After the fall of the Soviet Union, the U.S. is returning to its post-World War II U.S. vision of a Pax Americana. This is embedded in its nuclear doctrine, its strategic vision of controlling all theaters of war.
The U.S. has pulled out of a major arms agreement with Russia, and the Trump administration wants to bump the budget for the modernization of nuclear weapons by nearly 9 percent. The nuclear powers should observe the Nuclear Non-Proliferation Treaty
World peace, “the most important topic on earth….not merely peace for Americans but peace for all men and women – not merely peace in our time but peace for all time.” That was 1963, the president was was John F. Kennedy. Contrast to today and the desire for ever greater stockpiles of nuclear bombs.
Astounding increases in the danger of nuclear weapons have paralleled provocative foreign policy decisions that needlessly incite tensions between Washington and Moscow. It's been 71 years since atomic bombs destroyed Hiroshima and Nagasaki, and humanity's memory of those events has dimmed. The bombs that obliterated those cities were tiny by today's standards.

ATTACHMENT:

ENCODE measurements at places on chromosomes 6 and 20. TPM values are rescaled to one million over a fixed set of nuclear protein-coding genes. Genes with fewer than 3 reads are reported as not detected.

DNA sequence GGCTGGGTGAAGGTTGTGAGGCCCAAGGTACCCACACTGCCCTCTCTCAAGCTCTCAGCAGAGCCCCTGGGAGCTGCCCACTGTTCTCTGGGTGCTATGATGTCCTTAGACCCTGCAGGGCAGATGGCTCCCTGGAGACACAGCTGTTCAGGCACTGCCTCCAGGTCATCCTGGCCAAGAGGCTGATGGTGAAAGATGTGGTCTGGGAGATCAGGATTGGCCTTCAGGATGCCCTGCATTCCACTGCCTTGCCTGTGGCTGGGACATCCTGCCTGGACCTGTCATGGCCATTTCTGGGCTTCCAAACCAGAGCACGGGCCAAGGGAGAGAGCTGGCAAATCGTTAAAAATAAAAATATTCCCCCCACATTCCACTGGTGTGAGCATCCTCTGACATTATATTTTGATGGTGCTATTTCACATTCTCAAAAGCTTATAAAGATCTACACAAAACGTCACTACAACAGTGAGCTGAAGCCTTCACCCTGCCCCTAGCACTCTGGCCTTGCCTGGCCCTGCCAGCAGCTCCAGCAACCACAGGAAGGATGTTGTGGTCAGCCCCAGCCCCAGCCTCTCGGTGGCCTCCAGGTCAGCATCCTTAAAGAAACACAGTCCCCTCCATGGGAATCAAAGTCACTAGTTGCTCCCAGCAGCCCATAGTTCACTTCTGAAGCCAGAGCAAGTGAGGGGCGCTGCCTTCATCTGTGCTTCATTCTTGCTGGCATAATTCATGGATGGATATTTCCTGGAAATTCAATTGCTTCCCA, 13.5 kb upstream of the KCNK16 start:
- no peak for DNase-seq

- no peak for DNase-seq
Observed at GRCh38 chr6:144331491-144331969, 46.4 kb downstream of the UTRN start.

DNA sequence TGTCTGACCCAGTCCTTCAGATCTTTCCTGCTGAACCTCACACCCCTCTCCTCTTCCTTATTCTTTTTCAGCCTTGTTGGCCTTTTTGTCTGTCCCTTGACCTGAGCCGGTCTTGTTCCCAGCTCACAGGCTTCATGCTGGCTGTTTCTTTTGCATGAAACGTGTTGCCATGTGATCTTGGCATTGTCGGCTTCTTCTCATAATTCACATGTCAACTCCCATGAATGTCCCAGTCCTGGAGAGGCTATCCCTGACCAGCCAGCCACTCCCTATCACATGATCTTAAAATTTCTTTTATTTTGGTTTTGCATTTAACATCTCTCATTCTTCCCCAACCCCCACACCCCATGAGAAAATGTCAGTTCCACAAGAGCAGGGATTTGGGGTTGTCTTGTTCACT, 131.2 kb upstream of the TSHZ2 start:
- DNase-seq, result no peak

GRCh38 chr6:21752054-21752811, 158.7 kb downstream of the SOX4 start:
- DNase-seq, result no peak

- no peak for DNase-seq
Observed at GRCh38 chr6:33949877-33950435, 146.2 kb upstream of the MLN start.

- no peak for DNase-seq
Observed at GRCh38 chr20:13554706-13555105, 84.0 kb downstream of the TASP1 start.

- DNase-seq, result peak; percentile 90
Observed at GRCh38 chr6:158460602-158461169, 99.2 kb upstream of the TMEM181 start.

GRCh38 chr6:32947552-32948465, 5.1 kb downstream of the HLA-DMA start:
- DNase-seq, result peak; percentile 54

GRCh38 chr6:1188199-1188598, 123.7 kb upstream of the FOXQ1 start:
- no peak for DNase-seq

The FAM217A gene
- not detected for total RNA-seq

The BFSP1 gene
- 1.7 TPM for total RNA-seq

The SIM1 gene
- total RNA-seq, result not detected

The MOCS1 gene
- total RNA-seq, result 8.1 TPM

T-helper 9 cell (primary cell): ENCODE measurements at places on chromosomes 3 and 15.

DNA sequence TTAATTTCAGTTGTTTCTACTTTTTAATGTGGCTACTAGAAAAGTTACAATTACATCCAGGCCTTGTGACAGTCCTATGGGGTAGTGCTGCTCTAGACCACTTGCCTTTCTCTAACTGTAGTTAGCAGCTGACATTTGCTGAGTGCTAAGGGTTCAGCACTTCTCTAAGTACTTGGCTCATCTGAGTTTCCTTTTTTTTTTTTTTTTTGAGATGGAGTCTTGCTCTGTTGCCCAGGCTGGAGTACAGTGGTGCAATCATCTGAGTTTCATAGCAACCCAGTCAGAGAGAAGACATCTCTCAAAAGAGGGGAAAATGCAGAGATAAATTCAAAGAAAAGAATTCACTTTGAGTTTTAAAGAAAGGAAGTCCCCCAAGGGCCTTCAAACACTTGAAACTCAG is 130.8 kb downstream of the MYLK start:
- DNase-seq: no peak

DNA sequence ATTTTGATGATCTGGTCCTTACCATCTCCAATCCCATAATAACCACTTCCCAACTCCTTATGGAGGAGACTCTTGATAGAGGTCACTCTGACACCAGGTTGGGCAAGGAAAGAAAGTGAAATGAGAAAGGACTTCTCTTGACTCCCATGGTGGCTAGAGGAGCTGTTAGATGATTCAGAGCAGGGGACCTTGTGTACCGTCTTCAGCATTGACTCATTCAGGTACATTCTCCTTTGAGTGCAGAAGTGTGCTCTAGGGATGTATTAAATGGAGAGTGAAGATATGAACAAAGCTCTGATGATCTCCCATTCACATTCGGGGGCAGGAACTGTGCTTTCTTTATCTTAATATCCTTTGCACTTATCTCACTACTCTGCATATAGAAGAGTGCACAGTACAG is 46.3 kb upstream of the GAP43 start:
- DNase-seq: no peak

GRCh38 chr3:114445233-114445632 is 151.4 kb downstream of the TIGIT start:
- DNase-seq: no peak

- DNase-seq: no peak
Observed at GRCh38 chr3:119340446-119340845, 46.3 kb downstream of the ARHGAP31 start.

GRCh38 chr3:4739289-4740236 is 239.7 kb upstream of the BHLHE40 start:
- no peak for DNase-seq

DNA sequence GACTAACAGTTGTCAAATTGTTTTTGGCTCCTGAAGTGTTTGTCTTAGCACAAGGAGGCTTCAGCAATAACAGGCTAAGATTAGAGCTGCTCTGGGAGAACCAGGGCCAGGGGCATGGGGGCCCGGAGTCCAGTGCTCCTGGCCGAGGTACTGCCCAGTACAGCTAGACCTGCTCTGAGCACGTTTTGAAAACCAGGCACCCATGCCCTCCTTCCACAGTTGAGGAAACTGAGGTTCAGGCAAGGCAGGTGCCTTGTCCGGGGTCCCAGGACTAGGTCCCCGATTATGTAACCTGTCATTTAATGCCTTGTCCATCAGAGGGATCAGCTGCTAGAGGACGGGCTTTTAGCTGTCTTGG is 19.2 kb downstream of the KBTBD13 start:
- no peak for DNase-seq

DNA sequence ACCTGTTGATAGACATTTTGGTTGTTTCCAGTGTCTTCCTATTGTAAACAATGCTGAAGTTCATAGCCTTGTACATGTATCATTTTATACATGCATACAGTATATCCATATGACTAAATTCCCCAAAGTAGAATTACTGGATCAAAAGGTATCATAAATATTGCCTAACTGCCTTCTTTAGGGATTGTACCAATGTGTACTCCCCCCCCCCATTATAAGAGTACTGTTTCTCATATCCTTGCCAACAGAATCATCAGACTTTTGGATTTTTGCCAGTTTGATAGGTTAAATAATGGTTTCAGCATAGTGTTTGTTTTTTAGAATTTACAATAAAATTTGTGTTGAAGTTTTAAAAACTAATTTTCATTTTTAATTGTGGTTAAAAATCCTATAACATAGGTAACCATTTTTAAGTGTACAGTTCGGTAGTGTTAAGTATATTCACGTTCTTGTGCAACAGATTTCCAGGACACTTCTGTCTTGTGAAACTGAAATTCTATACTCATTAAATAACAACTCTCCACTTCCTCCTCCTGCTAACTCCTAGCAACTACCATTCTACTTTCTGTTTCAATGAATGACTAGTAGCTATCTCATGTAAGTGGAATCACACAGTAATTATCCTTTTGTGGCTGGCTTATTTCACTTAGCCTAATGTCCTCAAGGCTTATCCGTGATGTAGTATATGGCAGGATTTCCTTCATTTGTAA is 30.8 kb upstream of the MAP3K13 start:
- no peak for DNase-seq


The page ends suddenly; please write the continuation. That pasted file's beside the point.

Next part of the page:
Culminating a 90-mile walk for justice and peace across Wisconsin, on August 26th, some of the walkers will commit nonviolent civil resistance at Volk Field, carrying the messages about drone warfare and racial profiling into courts of law and public opinion.
Lynn Eden, Robert Rosner, Rod Ewing, and twelve others
The Bulletin of the Atomic Scientists
Last year, the Bulletin of the Atomic Scientists' Science and Security Board concluded, "We can manage our technology, or become victims of it. The choice is ours, and the [Doomsday] Clock is ticking." This year, the board moved the Doomsday Clock to three minutes to midnight and added, "The probability of global catastrophe is very high, and the actions needed to reduce the risks of disaster must be taken very soon."